Craig Scott Technical Development Engineer, from international hospitality bed manufacturer Hypnos Contract Beds, comments on the important bed regulations designers need to know about for the contract industry.
1. What should a designer know about the difference between domestic and contract specifications?
In the UK, the requirements for domestic upholstered furniture differ to those of the contract sector, especially when it comes to matters of fire retardancy. Crucially, this means a domestic bed cannot be used in a contract environment as it doesn’t adhere to the same specifications.
For example, domestic furniture must pass the BS 7177 low hazard standard, however, furniture for the contract market must also pass the BS 6807 test as a minimum, which is more commonly referred to as the Source 5 (Crib 5) test and proves medium resistance to ignition. All beds, mattresses and headboards that meet this will clearly display the fire retardancy source 5 (Crib 5) label.
Although hotels typically tend to be classed as ‘medium hazard’, some hospitality establishments could be categorised as high risk. If this is the case then it’s also legally required for any beds and headboards to comply with Source 7 (Crib 7) UK regulations, which offers high resistance to ignition as part of British Standards BS 7177 (which covers specific requirements for the resistance to ignition of mattresses, mattress pads, divans and bed bases).
At Hypnos we pride ourselves on providing the highest quality and safest products and all our beds, sofa beds and headboards adhere to BS 7176 (Medium Hazard) Ignition Source 5 (Crib 5) standards. In addition to this, source 7 (Crib 7) products are also available.
2. What should the designer consider in relation to durability, fit for purpose?
A contract bed needs to withstand a higher level of use than one in someone’s home, so its important designers consider the durability of the bed they’re selecting and ask suppliers what testing they carry out.
At Hypnos, all our beds go through a rigorous process of testing and inspection to ensure they are robust, comfortable and built to last. Not only does our team of experts carry out internal quality control processes and checks prior to dispatch, we also implement a series of scientific tests. This includes load/durability testing by applying a force of 1121N for 20,000 cycles at three positions on the bed base, carrying out roll testing to ensure durability and hardness of mattresses, as well as determining the firmness rating of a mattress. In addition we also put our mattresses through impact testing. This means we apply an impact load of 114kg, which is dropped freely from a height of 240mm for 10 cycles in eight positions on the bed base. These tests are set by SATRA in accordance with BS EN 1725:1998.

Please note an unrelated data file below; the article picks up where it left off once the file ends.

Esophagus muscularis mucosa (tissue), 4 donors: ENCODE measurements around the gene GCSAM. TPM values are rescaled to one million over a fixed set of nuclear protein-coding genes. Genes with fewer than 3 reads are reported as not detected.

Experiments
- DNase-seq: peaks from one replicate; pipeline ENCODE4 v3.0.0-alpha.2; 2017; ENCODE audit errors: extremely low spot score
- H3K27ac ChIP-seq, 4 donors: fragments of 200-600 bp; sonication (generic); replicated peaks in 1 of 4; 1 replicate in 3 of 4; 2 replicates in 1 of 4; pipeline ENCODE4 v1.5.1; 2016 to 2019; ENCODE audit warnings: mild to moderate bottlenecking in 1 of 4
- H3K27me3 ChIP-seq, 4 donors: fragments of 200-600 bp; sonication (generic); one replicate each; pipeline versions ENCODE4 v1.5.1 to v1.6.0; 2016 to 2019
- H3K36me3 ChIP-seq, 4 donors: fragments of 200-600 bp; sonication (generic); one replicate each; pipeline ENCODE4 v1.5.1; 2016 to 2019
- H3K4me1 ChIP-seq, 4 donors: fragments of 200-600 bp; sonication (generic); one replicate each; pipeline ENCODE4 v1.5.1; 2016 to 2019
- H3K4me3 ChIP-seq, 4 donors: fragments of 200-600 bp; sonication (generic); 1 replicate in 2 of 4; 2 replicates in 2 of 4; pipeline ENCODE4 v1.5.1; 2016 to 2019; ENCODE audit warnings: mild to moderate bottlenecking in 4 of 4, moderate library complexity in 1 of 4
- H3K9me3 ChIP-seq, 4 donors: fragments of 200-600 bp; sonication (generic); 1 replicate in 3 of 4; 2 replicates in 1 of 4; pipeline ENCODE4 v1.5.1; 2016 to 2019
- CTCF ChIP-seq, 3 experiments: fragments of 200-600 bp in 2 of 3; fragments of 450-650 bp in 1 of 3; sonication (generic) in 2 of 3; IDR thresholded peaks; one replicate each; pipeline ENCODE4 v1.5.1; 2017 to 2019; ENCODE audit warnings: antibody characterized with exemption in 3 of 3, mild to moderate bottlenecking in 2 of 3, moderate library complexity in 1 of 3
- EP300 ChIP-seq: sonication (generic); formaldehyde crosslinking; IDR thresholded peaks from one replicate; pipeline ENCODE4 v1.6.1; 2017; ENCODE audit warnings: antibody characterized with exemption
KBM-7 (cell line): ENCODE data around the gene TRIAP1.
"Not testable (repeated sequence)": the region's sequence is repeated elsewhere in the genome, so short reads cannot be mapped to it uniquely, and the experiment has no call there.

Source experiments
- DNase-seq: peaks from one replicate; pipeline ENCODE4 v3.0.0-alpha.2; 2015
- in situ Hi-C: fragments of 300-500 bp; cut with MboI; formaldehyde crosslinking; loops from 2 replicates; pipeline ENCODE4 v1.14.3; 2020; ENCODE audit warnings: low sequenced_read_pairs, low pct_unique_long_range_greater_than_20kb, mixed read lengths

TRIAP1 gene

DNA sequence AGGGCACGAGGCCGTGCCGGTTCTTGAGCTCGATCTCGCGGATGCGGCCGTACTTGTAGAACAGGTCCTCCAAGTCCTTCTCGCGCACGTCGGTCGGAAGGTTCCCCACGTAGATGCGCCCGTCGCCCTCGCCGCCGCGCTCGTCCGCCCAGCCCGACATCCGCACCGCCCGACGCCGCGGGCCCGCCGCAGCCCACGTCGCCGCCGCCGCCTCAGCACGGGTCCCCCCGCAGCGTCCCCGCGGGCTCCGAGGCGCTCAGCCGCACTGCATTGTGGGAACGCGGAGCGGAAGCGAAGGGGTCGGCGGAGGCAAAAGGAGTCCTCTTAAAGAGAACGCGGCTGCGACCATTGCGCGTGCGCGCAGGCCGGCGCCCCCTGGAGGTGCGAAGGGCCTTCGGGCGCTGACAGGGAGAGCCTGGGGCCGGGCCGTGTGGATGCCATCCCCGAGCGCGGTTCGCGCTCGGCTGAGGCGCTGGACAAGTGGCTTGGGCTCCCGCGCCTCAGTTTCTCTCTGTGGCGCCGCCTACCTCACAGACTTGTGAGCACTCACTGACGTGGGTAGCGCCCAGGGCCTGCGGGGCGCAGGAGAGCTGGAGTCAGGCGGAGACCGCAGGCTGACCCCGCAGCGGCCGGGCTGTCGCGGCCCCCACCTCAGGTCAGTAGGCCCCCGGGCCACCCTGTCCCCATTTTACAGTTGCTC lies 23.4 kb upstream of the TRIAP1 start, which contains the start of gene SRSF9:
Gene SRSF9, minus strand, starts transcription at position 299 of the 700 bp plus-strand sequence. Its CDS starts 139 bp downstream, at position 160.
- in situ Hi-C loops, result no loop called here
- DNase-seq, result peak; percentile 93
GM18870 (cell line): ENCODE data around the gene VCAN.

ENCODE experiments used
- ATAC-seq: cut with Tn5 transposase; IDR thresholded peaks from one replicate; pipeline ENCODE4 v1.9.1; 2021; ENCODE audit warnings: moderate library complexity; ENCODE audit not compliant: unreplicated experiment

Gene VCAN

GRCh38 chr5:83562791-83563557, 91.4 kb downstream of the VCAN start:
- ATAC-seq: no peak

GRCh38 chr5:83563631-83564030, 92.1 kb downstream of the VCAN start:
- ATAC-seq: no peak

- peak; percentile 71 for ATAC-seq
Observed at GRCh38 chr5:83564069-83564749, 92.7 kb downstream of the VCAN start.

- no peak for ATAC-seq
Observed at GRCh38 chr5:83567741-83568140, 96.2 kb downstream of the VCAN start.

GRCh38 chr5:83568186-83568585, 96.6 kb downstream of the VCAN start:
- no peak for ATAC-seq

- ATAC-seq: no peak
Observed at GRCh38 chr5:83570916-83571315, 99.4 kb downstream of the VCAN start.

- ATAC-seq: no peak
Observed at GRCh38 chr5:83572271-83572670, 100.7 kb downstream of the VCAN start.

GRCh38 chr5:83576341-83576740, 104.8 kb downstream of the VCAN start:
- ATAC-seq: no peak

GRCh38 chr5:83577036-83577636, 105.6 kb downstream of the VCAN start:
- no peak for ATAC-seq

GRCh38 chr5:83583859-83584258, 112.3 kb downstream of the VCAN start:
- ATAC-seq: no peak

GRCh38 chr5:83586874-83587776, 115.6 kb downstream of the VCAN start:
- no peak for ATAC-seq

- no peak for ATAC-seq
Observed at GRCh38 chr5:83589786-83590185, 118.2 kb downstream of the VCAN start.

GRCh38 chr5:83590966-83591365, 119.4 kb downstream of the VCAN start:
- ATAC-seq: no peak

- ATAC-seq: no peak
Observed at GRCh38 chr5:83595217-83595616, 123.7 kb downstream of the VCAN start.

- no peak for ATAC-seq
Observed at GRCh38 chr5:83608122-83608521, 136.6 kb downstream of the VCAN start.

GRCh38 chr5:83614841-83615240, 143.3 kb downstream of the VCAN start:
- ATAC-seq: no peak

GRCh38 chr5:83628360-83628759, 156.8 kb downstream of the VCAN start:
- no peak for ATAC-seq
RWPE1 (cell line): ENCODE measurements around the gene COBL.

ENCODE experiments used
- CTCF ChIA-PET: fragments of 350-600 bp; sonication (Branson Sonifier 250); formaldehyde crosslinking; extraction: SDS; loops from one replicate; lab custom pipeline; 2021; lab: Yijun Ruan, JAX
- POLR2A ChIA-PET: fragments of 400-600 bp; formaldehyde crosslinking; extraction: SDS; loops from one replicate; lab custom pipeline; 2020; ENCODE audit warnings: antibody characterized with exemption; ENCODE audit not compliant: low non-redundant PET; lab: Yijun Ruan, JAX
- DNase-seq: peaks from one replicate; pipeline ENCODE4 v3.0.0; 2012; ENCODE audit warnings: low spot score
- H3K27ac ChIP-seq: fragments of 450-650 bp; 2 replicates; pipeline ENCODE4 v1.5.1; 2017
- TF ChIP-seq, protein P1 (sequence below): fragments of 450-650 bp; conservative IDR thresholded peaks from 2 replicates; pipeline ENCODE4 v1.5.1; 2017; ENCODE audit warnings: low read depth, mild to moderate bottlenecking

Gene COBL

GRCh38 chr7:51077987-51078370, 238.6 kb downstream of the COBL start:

But it’s not just the bed that undergoes quality checks. Our fabrics are exposed to Martindale testing, which measures the durability of fabrics, meaning all ours meet a minimum abrasion resistance of 40,000 rubs.
3. Are there differences between UK, EU or USA requirements?
Across Europe and the USA different standards and testing apply and many countries, although not all, only rely on EN1021-1 and EN1021-2 tests to ensure fire safety. This means they only check contract furniture and beds against cigarette and match ignition tests on upholstery composite arrangements. As such, they often don’t meet the high level of testing that the UK contract market legally needs.
4. When communicating with a supplier what should designers be asking?
Designers should be asking their supplier to provide proof that the upholstery or product they are purchasing meets strict, and potentially life-saving, requirements.
If there is any doubt, they should ask for the Certificates of Compliance (COC) for fillings and materials used, which guarantee they have undergone strict fire retardancy tests.
Any Crib 5 or 7 product should be labelled and accompanied by a statement such as ‘this item complies with the ignition resistance requirements of BS 7177 Medium/high Hazard’, so designers should also ask to see evidence of this when looking at different models of beds.
5. Which requirements are best practice, and which are a legal requirement?
If you're a designer specifying beds or headboards for the contract sector, then by law, the product must meet the minimum UK fire regulations - CRIB 5, or CRIB 7 if your property has been deemed as high risk.
Buying or maintaining a bed that isn’t compliant with commercial fire retardant standards is not only an offence which can lead to prosecution in the event of a fire, but it also puts customers’ lives at risk. And although it’s a supplier’s duty to ensure that furniture is fit for purpose, ultimately the responsibility to ensure all furniture falls in line with industry fire regulations and meets the requirements carried out by a formal fire safety risk assessment, lies with the hospitality accommodation provider.
For more information on Hypnos, please visit www.hypnoscontractbeds.com